Grassroots Campaigns, Gay Marriage and My Summer in the City

written July 28, 2012

 

Last night while on the Loop, flagging down people for Grassroots Campaigns with a wave and smile to ask “Hi! Would you like to help gay rights?” I felt like Kevin Costner before his last pitch in For Love of the Game, summoning whatever gumption of goodwill I had left.  And, really, it was all still in me. But a lot of drive had also been sweated out over the course of a long, hot summer.  Anyway, I too kind of knew my “arm” was gone, without much power or control left, after well more than a thousand flag-downs since May, and I couldn’t get the “Hi! Would you…” words out the same.  I was a big piece of well-cooked beef in a blue ACLU t-shirt, ready to be served. It was my last night, I realized, as I stood there on Delmar, just steps west of the Tivoli Theater as it slowly turned to dusk.  Funny, I thought, this is the exact spot I began my canvassing career too.  Fitting. This sort of seemed to make it official, gave the plan a seal of approval.  And it gave me a shot of energy to get through the night, savoring the Lastness of it all.

Standing on Delmar outside the Tivoli as the Sun Sets #1

Because I have not yet mentioned my summer work, I will explain it in two parts.  First, I loved the energetic young people I worked with.  My schedule was perfect: rise at ten in the morning, be at the office at the Landing (downtown across from the Arch next to the river), where we would practice our spiels and charity appeals.  Then we would normally break out into two, perhaps three groups, for always same few, more progressive areas in St. Louis: Delmar Loop with broke hipsters and artists, the quieter ethnic mix of my own South Grand, the gleaming posh shops and eateries of the Central West End, and finally the Grove, the city’s rehabilitating gay neighborhood. We would be out on the street seven hours, and usually be back to the office by ten. Then home to Tower Grove by eleven.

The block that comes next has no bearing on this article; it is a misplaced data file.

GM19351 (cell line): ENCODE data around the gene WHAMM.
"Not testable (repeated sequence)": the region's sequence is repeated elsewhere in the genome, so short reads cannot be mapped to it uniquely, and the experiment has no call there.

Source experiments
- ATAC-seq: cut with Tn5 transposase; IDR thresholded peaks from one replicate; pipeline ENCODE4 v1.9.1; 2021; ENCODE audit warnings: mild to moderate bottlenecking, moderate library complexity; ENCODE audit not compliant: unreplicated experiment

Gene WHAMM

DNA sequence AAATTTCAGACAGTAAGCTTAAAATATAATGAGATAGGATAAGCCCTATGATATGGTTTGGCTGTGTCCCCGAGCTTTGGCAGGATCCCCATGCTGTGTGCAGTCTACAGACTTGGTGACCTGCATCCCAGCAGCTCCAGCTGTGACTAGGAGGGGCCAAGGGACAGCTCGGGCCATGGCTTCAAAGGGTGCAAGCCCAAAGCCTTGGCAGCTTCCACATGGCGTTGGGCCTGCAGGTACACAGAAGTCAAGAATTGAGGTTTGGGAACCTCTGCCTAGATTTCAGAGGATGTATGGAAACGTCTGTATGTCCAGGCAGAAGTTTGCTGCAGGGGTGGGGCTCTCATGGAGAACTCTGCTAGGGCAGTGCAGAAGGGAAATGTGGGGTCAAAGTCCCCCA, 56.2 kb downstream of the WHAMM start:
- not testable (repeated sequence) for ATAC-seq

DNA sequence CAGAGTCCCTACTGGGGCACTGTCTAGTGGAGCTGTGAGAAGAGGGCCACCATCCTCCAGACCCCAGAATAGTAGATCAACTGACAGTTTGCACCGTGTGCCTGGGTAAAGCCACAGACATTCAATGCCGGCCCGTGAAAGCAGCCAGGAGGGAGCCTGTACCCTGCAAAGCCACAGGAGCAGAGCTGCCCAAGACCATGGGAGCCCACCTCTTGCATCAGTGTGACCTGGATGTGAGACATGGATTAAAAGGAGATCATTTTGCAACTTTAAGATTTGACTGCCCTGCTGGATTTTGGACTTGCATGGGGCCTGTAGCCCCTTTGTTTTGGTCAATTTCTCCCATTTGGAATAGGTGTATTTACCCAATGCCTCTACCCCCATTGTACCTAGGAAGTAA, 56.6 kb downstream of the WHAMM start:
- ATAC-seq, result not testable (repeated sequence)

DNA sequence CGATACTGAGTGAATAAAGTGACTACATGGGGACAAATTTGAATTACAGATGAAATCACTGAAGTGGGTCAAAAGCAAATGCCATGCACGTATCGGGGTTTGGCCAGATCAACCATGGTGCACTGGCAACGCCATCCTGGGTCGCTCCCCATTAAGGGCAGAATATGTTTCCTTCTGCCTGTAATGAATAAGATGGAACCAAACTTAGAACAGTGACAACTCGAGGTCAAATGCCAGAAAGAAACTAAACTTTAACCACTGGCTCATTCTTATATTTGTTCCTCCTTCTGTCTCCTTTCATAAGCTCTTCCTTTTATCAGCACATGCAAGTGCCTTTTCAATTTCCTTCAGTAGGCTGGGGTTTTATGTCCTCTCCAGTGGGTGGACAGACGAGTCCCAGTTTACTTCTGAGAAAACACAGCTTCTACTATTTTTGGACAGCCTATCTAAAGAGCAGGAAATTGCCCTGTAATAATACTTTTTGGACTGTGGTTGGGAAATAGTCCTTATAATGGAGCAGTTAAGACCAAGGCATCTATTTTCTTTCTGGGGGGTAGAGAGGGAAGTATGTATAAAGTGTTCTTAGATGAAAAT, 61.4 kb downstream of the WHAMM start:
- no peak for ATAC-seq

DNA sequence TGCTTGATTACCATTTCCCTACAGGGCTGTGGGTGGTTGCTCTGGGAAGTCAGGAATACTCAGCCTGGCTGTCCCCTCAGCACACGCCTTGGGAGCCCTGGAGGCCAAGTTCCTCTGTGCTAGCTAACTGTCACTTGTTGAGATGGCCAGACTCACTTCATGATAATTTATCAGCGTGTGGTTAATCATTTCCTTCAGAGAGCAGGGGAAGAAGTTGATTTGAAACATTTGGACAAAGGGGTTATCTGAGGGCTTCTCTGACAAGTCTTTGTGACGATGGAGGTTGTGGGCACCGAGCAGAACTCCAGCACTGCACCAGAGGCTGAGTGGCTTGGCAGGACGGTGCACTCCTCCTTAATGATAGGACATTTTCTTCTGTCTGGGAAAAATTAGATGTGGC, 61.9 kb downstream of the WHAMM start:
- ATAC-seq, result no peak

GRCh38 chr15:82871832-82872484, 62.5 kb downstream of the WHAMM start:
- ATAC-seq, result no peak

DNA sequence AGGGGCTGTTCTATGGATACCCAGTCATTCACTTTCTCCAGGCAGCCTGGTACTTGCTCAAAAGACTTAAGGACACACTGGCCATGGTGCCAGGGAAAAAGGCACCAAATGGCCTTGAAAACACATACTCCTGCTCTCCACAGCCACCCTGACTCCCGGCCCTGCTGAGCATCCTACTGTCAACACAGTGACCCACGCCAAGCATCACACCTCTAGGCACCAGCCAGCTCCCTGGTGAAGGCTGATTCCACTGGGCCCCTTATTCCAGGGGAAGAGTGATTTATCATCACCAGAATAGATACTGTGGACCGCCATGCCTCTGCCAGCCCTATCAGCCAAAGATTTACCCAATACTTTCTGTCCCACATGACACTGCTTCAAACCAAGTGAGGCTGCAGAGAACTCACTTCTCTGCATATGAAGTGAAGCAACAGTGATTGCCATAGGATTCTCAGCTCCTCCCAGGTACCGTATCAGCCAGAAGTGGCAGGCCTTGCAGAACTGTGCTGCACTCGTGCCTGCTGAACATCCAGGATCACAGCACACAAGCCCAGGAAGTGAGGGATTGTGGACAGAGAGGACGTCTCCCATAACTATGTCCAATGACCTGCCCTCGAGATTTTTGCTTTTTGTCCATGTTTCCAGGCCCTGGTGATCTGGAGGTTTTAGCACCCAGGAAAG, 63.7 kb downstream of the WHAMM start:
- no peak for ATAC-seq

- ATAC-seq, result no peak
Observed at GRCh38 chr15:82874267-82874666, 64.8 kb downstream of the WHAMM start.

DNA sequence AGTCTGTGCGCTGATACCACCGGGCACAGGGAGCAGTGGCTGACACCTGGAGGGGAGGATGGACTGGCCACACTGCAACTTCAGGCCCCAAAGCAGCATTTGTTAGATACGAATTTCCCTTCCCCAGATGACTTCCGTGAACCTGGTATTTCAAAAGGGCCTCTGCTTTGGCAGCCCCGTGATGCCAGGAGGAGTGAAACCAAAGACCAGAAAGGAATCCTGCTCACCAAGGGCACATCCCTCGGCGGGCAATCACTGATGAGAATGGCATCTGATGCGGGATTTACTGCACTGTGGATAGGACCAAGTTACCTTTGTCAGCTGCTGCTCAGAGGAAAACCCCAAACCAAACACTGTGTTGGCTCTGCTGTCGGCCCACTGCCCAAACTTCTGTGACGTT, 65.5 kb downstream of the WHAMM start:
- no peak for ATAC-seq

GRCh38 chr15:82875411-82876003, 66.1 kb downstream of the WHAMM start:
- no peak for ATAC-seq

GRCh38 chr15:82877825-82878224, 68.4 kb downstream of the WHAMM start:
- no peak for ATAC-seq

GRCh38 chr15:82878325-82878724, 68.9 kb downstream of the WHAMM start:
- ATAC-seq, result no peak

I seemed by luck to have hit upon the right cultural moment too.  Just before beginning work first Joe Biden, on May 6th, and then Barack Obama on May 9th, gave their public support of gay marriage.  So I felt I was riding the crest of a cultural wave, doing my own tiny part to help out at this same moment.  We would stand at an assigned spot and welcome passers-by to give a few dollars, with the goal each day of $200.  I made the canvassing squad my second day out, hitting my probation-trainee minimum  of $65. I really loved my work, the routine, with enough adventure each day to keep me energized.  I was also amazed and gratified to meet so many strange, original people cut from so many cloths.  For every brush by, I was also able to speak with many teenagers, locals, hippies, smartly dressed business people, the homeless that frequent my neighborhood, on top of the so many gay men and lesbians I got to hear from. And besides a few people wanting to state they could not support the effort because of their personal beliefs, in every instance it was a respectful interaction. I was never yelled at, or protested for publically supporting a view not everyone shares–that’s why I call this summer a success. Also, it helped me understand all the better the true prevalence and scope of gay and lesbian lives across our society and within countless, if not most, American families.  I may not have done much, but untold other, often small public acts has shifted perceptions over the decade, and this kind of open support and open living has normalized and explained away the unknown or bizarre.  I cannot go further than these thoughts, however, because I cannot really know what it was like in previous decades, or what it is like to work at this for years or longer. But it has been heartening to give of some time and effort towards the cause.  While I will always remember a woman stopping on her walk home, in the CWE, to give me thousand dollar check, it is trumped with thoughts of Metra rides to and from the city sites with my co-workers, the coming and going of staff, the ever increasing heat, and even the silly ice breakers in a circle before heading out and even the epidemic of high fives everyone gave.